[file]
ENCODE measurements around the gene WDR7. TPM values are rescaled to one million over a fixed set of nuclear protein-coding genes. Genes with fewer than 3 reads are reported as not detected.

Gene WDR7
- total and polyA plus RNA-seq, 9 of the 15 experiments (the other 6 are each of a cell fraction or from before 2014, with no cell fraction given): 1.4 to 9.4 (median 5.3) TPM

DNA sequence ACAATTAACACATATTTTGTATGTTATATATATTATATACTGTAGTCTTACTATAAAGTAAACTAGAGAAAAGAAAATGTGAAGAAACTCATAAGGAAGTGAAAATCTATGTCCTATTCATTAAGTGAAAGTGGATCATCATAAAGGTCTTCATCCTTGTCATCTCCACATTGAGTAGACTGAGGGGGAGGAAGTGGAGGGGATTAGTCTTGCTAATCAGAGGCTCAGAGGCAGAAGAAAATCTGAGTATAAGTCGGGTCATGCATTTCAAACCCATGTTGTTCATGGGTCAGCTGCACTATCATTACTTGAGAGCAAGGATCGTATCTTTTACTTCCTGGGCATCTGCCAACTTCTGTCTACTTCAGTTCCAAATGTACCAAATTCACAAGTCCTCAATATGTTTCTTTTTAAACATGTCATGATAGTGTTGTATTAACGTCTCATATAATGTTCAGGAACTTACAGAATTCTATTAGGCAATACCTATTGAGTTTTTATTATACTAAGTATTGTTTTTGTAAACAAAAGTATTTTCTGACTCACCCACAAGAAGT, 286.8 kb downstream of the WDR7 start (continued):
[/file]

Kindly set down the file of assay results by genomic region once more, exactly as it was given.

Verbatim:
ENCODE measurements around the gene WDR7. TPM values are rescaled to one million over a fixed set of nuclear protein-coding genes. Genes with fewer than 3 reads are reported as not detected.

Gene WDR7
- total and polyA plus RNA-seq, 9 of the 15 experiments (the other 6 are each of a cell fraction or from before 2014, with no cell fraction given): 1.4 to 9.4 (median 5.3) TPM

DNA sequence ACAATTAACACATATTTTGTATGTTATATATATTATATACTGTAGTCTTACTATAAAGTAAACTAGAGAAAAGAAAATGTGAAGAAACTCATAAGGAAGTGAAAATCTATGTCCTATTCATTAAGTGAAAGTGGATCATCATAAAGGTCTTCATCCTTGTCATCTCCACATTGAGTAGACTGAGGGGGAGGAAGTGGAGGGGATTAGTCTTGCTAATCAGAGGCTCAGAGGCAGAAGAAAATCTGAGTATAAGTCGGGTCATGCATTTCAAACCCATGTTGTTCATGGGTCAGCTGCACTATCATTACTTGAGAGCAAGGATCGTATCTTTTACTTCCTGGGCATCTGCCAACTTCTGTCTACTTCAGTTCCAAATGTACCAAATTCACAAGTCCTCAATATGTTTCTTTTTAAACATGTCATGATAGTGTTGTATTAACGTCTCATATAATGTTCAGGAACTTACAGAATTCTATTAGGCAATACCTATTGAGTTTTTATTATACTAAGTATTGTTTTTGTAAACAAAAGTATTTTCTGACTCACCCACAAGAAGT, 286.8 kb downstream of the WDR7 start (continued):